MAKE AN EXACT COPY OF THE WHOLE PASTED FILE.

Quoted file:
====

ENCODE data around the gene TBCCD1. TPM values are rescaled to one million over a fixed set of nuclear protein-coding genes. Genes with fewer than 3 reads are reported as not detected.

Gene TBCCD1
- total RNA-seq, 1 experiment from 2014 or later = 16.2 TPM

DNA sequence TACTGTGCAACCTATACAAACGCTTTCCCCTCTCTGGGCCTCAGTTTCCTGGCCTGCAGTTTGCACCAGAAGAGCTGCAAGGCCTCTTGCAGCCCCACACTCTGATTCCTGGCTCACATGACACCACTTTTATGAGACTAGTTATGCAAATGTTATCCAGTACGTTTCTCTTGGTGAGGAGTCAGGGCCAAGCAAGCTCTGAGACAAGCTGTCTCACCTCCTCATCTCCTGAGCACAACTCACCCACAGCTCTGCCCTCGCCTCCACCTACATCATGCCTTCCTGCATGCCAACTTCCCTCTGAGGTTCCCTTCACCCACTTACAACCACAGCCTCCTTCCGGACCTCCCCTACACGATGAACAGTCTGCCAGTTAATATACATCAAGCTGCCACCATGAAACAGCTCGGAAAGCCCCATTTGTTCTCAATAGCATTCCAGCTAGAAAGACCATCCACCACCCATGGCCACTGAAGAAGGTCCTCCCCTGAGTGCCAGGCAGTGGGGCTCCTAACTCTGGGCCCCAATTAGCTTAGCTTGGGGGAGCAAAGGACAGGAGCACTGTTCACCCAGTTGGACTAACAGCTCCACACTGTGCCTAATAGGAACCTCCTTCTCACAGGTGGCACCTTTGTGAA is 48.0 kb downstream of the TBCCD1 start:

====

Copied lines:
ENCODE data around the gene TBCCD1. TPM values are rescaled to one million over a fixed set of nuclear protein-coding genes. Genes with fewer than 3 reads are reported as not detected.

Gene TBCCD1
- total RNA-seq, 1 experiment from 2014 or later = 16.2 TPM

DNA sequence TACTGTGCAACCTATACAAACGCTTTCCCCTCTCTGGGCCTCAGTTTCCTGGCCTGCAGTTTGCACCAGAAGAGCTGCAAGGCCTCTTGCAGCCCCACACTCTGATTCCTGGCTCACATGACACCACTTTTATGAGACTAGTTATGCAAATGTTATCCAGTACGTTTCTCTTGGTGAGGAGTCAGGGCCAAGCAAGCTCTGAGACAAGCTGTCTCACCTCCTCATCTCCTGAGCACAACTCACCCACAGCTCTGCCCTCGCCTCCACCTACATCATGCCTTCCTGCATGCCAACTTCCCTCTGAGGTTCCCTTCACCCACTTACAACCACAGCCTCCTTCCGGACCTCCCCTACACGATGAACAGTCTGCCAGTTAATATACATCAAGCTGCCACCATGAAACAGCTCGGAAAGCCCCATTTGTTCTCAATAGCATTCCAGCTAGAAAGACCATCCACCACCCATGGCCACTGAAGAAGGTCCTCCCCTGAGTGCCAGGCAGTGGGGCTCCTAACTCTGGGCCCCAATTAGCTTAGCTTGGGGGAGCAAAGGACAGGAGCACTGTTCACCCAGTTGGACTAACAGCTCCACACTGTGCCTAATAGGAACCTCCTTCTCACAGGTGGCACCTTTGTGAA is 48.0 kb downstream of the TBCCD1 start: